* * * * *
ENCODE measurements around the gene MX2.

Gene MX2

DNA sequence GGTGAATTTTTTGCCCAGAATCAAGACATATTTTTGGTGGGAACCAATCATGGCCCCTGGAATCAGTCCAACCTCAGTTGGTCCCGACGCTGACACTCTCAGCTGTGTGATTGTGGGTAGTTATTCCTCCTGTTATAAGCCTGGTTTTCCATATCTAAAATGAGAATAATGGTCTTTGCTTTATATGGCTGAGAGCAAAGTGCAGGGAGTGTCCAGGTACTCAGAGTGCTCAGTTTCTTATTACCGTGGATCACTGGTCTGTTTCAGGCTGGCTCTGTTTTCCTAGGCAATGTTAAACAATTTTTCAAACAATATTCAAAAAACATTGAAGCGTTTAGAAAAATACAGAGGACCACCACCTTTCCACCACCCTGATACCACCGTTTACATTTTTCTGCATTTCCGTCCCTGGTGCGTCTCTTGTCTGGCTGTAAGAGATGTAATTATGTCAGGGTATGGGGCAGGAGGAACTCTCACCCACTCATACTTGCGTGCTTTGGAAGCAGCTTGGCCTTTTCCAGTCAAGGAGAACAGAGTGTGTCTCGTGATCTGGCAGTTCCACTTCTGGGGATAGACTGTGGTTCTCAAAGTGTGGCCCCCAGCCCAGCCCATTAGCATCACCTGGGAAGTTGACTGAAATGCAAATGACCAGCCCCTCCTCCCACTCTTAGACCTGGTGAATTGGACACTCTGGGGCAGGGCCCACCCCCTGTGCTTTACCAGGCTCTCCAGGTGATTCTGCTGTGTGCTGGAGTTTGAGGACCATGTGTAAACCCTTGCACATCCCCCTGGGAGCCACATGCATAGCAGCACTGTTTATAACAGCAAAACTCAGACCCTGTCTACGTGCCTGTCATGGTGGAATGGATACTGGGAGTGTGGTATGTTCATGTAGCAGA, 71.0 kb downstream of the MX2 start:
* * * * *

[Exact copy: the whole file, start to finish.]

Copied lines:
ENCODE measurements around the gene MX2.

Gene MX2

DNA sequence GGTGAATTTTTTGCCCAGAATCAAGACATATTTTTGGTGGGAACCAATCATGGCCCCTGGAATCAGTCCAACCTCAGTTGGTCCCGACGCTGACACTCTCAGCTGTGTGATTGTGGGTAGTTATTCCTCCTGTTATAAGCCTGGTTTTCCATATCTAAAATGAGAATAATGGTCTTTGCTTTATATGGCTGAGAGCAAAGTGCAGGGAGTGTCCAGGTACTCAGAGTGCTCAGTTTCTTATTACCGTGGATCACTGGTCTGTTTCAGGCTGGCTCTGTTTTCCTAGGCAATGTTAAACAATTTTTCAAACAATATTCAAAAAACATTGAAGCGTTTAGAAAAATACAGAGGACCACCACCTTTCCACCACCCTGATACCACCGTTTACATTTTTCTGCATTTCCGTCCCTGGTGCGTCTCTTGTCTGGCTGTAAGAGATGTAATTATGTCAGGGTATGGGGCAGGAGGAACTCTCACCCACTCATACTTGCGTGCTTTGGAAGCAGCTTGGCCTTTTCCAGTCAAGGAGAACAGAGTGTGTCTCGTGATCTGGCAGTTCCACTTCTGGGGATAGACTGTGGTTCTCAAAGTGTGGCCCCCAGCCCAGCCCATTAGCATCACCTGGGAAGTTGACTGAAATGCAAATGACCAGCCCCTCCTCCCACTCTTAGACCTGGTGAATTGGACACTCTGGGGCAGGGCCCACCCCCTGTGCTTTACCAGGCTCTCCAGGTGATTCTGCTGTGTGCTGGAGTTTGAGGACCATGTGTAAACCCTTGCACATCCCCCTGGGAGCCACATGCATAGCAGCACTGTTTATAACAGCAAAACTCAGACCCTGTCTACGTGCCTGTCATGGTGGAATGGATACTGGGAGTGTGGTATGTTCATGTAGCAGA, 71.0 kb downstream of the MX2 start: